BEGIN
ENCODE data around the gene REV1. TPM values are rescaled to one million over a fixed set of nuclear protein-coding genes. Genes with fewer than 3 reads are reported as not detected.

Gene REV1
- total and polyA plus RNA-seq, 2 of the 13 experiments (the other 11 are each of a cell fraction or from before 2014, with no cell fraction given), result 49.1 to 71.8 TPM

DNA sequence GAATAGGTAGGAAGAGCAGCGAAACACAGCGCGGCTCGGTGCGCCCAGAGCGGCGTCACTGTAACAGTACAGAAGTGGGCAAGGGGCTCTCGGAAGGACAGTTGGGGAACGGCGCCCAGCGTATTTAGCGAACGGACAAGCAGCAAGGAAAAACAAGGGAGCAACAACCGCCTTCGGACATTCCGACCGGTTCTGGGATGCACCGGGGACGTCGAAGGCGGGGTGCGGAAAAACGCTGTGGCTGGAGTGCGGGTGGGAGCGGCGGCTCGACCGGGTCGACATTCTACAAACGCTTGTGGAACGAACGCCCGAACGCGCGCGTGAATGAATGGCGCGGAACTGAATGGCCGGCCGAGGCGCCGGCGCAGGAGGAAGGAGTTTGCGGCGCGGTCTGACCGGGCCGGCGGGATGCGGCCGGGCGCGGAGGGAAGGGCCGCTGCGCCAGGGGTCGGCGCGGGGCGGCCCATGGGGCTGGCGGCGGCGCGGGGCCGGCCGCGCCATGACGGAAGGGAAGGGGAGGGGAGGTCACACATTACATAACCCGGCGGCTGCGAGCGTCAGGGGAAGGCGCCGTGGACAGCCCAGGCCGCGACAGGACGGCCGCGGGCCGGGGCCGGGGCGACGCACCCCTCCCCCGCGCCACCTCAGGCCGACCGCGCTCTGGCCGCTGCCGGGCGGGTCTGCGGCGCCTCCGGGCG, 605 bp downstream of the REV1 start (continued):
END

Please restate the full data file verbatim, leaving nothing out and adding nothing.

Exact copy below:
ENCODE data around the gene REV1. TPM values are rescaled to one million over a fixed set of nuclear protein-coding genes. Genes with fewer than 3 reads are reported as not detected.

Gene REV1
- total and polyA plus RNA-seq, 2 of the 13 experiments (the other 11 are each of a cell fraction or from before 2014, with no cell fraction given), result 49.1 to 71.8 TPM

DNA sequence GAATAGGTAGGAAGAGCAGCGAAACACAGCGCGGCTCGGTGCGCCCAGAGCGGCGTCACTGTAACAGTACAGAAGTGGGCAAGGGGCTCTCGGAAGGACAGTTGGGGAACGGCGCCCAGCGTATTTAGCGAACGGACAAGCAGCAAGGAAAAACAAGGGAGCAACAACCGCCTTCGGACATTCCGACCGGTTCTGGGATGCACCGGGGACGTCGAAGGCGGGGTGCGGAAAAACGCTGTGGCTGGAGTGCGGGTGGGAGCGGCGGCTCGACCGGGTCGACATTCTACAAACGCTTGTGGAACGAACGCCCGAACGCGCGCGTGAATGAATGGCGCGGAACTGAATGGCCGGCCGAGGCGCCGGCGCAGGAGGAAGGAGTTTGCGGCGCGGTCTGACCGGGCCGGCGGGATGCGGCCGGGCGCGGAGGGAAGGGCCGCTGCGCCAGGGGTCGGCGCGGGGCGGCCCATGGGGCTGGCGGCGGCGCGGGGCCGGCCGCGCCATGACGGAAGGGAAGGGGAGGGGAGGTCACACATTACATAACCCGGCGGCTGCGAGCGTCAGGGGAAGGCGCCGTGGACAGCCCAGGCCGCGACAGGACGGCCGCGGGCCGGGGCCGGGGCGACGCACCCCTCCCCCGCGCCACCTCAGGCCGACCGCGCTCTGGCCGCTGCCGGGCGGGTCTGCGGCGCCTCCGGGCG, 605 bp downstream of the REV1 start (continued):